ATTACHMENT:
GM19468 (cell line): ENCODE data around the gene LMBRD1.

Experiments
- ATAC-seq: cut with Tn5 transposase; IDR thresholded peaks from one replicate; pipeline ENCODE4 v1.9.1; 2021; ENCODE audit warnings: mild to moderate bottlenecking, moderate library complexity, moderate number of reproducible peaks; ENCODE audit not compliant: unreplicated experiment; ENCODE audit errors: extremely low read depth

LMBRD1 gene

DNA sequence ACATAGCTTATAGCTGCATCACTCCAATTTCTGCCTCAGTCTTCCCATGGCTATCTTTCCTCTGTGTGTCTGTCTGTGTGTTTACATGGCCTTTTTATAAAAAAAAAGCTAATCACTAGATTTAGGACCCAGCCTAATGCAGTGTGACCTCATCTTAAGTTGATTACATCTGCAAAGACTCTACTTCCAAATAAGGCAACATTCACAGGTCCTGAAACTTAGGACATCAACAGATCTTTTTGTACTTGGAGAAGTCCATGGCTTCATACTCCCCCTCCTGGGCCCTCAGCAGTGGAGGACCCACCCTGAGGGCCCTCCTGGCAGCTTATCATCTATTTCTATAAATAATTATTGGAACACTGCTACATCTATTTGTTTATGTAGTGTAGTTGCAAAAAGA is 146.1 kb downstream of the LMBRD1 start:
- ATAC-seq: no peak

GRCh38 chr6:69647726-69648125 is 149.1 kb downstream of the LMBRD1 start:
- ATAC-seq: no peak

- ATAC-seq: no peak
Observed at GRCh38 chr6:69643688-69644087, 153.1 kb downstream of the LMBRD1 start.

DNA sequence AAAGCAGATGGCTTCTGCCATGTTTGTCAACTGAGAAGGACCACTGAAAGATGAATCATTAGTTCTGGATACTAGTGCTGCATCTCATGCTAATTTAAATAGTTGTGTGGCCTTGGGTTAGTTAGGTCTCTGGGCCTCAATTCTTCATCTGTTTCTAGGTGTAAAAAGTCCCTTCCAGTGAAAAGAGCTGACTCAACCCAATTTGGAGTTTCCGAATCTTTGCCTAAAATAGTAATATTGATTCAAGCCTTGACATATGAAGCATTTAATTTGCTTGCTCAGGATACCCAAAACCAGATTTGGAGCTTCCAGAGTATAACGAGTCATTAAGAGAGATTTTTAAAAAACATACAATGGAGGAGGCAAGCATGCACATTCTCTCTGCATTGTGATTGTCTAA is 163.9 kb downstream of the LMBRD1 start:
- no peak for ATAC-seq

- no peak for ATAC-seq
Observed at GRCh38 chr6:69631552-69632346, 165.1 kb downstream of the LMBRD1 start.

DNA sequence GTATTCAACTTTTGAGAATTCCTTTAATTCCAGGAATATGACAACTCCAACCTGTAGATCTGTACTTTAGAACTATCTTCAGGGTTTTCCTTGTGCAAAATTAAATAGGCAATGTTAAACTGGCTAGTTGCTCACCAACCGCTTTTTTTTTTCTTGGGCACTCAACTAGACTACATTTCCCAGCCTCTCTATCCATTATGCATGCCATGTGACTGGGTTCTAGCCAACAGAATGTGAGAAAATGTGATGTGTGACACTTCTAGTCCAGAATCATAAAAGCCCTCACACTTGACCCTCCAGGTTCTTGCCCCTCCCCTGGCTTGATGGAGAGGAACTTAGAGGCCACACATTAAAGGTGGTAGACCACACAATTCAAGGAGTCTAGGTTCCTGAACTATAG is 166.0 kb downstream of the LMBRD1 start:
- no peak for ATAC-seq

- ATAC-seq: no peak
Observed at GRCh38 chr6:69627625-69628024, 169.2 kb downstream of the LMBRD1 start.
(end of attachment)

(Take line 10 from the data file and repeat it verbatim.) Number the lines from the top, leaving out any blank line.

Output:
Observed at GRCh38 chr6:69643688-69644087, 153.1 kb downstream of the LMBRD1 start.